This fall, Marshall will release the first Cat Power album of original material in more than six years. On the aptly titled Sun (Matador), she turns yet another corner with a record that is a carnival of synthesizers, programmed beats, looping guitars, and live drums—all of which Marshall played and recorded herself. Having spent the past few years touring with accomplished backing bands—a scenario that allowed her to put down her guitar and focus purely on singing—Marshall was eager to flex all of her musical muscles, teaching herself how to create beats and play a variety of vintage synths. The resulting album, which she recorded in fits and starts at studios in Los Angeles, Miami, and Paris over the past three years, is arguably the most complex (not to mention patently optimistic) of her career.

T. Cole Rachel met up with the 40-year-old Marshall at the Bowery Hotel in New York City for a late brunch and endless glasses of iced tea.

T. COLE RACHEL: I know you recorded this new record in several cities. How was it different from the ways you’ve worked before?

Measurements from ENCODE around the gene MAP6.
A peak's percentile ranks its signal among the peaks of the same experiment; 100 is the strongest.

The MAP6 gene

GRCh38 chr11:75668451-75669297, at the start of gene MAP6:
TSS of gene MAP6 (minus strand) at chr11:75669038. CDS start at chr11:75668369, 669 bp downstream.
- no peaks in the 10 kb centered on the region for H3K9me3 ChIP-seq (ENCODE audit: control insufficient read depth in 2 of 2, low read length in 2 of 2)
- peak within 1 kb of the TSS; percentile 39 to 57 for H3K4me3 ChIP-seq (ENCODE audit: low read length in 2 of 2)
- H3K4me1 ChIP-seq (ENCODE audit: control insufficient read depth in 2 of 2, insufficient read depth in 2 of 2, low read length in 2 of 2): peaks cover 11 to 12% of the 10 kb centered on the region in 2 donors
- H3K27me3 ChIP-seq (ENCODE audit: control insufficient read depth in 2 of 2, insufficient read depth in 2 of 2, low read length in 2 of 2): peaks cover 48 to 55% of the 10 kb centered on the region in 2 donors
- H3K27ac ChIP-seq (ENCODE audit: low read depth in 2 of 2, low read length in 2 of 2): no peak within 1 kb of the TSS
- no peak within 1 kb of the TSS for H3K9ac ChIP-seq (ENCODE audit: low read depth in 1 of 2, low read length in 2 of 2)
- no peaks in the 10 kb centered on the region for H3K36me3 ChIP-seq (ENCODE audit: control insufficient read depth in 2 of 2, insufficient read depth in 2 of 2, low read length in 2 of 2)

CHAN MARSHALL: So many ways. In the past I might just write my songs by recording myself on a little tape recorder. I’d usually record things in a couple of takes—sometimes I’d just do it again if someone farted or I accidentally fell off the piano bench or something. This time, I wanted to work in real studios and work like a professional. I was recording in L.A. and Malibu and one of the assistants at the studio says, “You know, we have all these other synthesizers in the back. We have a RXZWZZZZ . . . whatever . . . You want to try that?” And I’m like, “Yeah, let’s try that out.” That was when the real sound of this record started to take shape. I didn’t have any idea how to play a lot of these things. You know, I’m like, “Push this button, make this sound . . . Okay, let’s try it again. Push a different button, make a different sound . . .” It took a long time.